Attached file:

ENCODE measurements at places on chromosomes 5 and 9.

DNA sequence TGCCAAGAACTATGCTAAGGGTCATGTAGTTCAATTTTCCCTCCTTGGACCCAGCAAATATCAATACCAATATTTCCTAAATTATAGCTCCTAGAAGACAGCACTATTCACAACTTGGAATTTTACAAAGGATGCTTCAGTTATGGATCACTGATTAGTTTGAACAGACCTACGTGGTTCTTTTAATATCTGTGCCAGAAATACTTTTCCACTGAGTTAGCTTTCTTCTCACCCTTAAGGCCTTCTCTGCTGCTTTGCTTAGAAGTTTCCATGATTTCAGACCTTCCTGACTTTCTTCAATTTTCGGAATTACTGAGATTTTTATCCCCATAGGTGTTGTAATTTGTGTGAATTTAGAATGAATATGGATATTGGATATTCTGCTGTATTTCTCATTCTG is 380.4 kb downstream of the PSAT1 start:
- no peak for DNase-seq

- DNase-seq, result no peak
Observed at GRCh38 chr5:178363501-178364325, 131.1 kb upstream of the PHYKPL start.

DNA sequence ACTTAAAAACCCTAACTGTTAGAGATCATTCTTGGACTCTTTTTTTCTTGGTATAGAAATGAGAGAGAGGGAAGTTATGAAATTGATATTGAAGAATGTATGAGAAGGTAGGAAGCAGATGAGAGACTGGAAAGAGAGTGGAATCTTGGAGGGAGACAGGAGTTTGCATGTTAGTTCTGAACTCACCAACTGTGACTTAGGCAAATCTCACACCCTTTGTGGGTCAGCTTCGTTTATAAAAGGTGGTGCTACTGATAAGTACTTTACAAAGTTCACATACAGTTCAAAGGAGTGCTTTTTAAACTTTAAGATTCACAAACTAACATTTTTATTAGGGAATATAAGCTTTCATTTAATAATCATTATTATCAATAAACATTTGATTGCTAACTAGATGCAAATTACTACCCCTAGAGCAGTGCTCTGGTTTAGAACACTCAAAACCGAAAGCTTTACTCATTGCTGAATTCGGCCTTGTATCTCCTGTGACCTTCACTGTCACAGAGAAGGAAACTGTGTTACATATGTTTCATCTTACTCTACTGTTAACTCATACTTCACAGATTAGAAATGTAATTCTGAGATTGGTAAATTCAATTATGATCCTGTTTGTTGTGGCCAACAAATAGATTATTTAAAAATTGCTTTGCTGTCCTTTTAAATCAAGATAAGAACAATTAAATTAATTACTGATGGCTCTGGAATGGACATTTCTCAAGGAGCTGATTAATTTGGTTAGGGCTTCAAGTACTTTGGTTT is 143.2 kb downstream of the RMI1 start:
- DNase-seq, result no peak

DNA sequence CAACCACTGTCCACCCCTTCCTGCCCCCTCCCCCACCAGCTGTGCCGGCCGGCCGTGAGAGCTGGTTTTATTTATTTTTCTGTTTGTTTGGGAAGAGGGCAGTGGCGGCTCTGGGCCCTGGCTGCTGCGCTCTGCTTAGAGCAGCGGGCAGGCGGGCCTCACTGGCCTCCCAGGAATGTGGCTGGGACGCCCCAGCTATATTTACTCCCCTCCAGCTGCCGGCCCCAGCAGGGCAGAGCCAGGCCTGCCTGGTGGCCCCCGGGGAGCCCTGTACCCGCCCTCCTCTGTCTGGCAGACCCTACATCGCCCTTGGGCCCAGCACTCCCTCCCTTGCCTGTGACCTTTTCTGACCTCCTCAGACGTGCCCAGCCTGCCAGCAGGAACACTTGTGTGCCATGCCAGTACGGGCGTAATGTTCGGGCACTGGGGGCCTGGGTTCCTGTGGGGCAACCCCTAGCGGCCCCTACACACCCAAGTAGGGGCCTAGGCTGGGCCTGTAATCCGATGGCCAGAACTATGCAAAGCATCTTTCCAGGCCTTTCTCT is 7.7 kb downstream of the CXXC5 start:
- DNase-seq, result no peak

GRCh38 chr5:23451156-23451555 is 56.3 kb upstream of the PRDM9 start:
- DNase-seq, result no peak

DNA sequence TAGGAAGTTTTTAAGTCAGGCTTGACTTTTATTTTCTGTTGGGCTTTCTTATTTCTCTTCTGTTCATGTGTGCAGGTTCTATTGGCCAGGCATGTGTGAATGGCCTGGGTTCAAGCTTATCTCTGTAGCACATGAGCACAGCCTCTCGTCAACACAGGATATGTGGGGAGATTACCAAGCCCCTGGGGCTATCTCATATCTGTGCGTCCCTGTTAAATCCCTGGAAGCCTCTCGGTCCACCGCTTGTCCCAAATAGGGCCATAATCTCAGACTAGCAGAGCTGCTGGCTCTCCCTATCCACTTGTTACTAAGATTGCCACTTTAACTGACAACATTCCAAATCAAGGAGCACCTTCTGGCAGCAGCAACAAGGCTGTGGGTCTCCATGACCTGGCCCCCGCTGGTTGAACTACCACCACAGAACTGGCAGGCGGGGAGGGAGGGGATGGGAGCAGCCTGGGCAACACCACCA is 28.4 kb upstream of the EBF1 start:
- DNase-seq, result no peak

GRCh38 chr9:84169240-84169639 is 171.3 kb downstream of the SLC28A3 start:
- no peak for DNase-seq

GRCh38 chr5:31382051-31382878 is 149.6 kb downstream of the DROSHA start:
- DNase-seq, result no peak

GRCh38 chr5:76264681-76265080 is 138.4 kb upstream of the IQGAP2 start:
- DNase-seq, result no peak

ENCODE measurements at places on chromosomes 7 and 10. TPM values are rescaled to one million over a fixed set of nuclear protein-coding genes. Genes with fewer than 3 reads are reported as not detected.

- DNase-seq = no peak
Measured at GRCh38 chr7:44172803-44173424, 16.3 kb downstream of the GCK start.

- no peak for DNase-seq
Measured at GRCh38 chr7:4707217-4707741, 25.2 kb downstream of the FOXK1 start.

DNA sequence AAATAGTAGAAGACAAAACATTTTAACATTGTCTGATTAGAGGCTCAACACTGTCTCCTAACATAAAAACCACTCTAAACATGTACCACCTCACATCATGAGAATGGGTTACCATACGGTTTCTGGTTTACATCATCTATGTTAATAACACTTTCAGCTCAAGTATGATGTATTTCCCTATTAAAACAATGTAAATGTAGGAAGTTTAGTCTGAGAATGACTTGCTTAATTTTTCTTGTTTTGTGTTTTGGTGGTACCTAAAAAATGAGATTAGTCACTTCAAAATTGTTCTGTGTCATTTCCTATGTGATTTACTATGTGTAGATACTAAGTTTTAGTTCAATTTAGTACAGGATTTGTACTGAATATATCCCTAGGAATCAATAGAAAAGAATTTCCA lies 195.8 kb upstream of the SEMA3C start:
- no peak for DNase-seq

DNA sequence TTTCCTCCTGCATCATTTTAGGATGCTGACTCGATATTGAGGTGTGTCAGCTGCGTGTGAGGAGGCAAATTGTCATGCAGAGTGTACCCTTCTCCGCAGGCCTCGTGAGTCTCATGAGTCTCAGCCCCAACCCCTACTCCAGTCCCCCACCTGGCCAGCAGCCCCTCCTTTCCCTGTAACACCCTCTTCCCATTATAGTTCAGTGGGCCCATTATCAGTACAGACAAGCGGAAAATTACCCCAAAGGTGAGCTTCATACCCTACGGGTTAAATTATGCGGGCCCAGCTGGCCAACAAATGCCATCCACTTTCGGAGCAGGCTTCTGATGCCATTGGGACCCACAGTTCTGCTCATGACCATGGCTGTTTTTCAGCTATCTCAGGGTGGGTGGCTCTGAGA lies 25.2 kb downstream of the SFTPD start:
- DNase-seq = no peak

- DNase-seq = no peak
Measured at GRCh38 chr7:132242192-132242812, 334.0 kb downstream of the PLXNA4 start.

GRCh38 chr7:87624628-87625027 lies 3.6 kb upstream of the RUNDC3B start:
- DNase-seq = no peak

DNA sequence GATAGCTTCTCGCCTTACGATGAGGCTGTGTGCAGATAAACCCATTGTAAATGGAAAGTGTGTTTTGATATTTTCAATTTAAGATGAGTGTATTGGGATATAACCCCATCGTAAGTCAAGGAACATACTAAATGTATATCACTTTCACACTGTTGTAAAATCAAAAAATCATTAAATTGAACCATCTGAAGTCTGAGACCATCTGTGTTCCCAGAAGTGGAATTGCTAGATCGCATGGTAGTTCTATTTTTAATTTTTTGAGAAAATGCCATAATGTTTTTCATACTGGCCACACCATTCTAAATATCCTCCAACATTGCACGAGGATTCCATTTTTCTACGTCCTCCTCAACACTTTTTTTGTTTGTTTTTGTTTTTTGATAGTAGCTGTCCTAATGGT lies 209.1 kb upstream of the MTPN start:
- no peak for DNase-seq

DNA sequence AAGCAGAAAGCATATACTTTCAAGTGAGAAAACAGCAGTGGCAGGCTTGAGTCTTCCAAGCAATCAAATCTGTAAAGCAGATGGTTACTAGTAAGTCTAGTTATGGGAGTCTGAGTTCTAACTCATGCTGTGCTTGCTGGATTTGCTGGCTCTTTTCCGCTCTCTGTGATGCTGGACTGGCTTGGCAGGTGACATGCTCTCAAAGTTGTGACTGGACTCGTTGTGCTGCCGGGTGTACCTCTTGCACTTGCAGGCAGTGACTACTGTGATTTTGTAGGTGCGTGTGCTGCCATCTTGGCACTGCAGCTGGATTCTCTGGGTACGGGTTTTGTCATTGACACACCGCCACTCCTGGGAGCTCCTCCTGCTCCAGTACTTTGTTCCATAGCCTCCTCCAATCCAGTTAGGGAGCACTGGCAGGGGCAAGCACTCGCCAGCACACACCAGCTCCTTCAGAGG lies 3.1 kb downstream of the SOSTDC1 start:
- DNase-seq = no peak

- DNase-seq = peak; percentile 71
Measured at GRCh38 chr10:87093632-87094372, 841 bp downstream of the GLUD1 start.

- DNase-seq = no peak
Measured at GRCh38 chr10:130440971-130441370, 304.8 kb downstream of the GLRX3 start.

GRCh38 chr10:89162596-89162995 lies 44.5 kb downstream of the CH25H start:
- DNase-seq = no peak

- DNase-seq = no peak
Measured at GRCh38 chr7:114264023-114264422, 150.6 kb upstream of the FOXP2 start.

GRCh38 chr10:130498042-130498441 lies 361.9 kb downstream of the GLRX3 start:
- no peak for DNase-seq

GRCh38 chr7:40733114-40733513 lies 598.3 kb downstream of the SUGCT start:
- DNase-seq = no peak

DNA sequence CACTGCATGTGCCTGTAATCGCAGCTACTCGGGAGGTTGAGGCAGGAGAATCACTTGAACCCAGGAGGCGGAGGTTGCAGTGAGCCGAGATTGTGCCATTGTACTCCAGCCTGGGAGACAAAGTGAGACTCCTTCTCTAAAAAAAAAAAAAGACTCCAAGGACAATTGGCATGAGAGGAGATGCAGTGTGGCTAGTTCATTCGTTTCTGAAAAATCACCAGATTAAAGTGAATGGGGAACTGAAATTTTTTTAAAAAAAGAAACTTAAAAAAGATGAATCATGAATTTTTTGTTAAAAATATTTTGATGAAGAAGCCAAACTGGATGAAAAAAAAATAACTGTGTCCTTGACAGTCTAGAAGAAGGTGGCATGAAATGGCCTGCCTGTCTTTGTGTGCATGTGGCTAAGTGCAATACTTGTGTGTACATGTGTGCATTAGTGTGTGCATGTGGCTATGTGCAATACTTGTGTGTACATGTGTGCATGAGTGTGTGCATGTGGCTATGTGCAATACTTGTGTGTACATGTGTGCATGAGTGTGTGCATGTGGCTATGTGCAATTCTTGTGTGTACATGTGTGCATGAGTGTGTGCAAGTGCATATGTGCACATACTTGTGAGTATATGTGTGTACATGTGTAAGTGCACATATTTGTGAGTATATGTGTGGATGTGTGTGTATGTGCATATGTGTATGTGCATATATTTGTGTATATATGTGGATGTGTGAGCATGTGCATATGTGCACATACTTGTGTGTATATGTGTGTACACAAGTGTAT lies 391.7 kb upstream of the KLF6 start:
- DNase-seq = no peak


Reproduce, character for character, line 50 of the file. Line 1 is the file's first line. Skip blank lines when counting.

- DNase-seq = no peak